A lost faith in Star Trek's look at the future

Star Trek in many ways is a very 1950's way of looking at the future. We have big unified empires that take the place of Earth's nation states that are the primary movers of all events. We see atomic nuclear families that live in a PG-13 reality where nobody gets a tattoo (unless for cultural reasons), uses drugs or has sex  Sex is only alluded too, it is almost never explicitly mentioned or even shown. It is a private thing that happens out of view of the audience]. 

The Federation officer is the epitome of the upper white middle class, civilized, educated, from humble beginnings and therefore still grounded enough to make meaningful decisions. And I think it is fair to say that the vision Roddenberry had for the future was shaped by the times, and that this vision is not what anyone realistically expects or would even want at this point.

Right now, our world is more complex, and we need more than the 'simple' answer that Star Trek in its previous iterations has provided. We are dealing not with the threat of nuclear war, but with small but bitter conflicts of ideology that lead not to "civilized warfare" but to terrorism and hate. We are moving to a multipolar world where in the old ideas of Good and Bad are fading, and instead we are presented with a palette of various hues of grays that represent our moral options in which we are damned if we do and damned if we don't.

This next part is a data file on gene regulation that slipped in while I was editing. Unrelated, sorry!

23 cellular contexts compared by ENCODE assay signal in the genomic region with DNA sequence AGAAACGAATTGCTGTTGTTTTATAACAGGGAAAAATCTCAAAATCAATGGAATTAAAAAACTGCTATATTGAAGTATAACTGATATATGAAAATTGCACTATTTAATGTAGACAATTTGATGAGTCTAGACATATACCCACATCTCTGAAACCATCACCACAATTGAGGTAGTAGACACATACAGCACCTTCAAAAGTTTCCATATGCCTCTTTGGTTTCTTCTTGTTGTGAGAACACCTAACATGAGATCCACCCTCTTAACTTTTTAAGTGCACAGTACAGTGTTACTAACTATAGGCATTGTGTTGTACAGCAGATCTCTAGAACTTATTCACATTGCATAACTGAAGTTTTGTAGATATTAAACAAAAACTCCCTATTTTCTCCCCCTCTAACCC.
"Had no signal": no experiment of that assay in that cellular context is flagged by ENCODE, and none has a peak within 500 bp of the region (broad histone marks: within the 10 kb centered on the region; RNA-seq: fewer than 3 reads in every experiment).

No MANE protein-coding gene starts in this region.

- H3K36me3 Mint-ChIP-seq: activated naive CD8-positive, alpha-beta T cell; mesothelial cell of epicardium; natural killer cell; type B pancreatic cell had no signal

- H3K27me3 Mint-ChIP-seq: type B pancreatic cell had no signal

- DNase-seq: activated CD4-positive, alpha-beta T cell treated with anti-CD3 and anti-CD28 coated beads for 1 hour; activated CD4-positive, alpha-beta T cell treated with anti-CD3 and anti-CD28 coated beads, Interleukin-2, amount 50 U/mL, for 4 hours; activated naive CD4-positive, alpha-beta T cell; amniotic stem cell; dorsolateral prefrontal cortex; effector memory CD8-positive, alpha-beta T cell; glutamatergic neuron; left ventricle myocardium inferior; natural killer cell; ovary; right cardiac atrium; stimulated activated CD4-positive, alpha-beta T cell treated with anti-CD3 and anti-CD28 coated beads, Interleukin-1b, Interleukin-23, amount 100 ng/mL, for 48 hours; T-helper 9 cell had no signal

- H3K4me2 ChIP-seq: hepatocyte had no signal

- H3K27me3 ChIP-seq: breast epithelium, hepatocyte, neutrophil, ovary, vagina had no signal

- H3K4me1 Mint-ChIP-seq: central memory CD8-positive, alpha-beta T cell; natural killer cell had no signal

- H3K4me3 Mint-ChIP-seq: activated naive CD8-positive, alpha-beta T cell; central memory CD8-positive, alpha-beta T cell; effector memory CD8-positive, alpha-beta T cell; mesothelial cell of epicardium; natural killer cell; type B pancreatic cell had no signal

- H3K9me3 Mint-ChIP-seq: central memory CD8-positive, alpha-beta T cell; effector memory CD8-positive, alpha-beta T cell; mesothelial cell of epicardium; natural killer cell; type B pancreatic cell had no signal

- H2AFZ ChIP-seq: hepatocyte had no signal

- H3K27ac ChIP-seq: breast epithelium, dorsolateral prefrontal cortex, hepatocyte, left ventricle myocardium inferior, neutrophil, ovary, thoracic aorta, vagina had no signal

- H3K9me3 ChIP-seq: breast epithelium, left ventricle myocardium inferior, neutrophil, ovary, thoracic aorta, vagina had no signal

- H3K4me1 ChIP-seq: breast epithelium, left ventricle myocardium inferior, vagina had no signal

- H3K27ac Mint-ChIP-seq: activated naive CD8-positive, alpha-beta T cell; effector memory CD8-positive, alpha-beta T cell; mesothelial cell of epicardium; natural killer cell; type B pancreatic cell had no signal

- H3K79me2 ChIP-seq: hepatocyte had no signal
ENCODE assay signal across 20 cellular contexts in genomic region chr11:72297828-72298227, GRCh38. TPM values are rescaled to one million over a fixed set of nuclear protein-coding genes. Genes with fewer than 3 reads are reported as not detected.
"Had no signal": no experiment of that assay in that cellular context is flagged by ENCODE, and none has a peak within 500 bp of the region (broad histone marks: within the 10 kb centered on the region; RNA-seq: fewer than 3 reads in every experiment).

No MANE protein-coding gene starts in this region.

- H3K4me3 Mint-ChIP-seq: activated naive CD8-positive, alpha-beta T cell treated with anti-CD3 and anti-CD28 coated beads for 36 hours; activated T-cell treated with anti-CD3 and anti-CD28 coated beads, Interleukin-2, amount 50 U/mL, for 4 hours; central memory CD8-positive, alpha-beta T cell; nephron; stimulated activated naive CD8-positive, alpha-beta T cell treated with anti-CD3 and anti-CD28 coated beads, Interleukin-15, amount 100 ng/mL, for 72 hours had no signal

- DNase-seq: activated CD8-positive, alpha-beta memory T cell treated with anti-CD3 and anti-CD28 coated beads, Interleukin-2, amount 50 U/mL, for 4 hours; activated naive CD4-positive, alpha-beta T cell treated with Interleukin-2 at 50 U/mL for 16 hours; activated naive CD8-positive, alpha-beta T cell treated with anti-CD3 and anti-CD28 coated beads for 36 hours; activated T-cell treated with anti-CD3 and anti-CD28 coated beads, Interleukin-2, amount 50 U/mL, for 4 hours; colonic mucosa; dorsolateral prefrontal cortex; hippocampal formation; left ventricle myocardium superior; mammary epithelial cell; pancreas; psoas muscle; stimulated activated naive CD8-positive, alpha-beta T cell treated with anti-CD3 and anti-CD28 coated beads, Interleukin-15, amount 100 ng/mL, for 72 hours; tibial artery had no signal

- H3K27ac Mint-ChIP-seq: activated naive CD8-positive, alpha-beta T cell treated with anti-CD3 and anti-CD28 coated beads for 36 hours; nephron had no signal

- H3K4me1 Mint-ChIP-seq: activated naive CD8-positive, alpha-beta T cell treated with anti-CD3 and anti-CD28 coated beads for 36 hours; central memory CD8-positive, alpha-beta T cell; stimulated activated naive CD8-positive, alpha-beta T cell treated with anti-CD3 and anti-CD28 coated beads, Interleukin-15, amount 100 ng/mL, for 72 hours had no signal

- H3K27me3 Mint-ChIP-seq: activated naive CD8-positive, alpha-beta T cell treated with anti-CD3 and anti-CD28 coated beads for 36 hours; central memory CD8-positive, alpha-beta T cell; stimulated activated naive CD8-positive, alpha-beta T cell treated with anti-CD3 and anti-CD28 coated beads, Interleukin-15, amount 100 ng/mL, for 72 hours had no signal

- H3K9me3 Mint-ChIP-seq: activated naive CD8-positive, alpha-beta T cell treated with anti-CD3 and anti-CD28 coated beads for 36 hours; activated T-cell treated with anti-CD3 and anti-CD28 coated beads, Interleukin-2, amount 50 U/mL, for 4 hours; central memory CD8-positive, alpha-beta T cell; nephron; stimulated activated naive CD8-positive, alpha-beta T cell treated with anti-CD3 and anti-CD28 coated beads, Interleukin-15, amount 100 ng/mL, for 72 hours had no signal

Our universe is no longer dictated by huge immutable powers, but by many giant subtle ones: corporations, think tanks, NGO's, interest groups, each wanting to stake claim to a part of our lives. We are more connected than ever, but instead of unifying us this medium has splintered us into fanatic subcultures that are isolated from one another. Everything we hear and read is manipulated for a goal, presented and tailored in such a way to influence us to do something, to make us believe something or to buy some product. And the very infrastructure we rely on for governance, for economic growth, for peace and happiness is now one that is so large that we no longer know how to control it and we no longer trust it. The problems caused by it (global warming, overpopulation, income inequality etc) seem therefore impossible to fix. To put it simply: we have lost faith. Faith in our leaders, faith in our fellow man, and therefore faith in the future.

Star Trek as we know it does not have an answer for that. You cannot simply say: "Everything will be alright", we are past that innocence. But perhaps I should say, it only has part of the answer for that. Because in the end, the basic building block of any society, is always the individual. The choices you and I make and the reasons we employ for those choices matter immensely. Morality is part of the answer. At the same time however, the (currently) modern individual has to make those choices in a very different world than the one that Star Trek was conceived in and it will be difficult to find relevance for Star Trek if there is not enough connection to our current reality.

Does that mean Star Trek can no longer be relevant? I would argue that if we see Star Trek as we have seen it until now, it indeed wouldn't. But if the coming Star Trek Universe can reflect us more now, then it might. Such a scenario would be a great place to start. Give recognition to the complexities that were previously 'solved', show us that the Future is still a difficult place, but then also show us the solution to that difficulty.
A lost faith in Star Trek's look at the future A lost faith in Star Trek's look at the future Reviewed by Kanthala Raghu on December 22, 2016 Rating: 5

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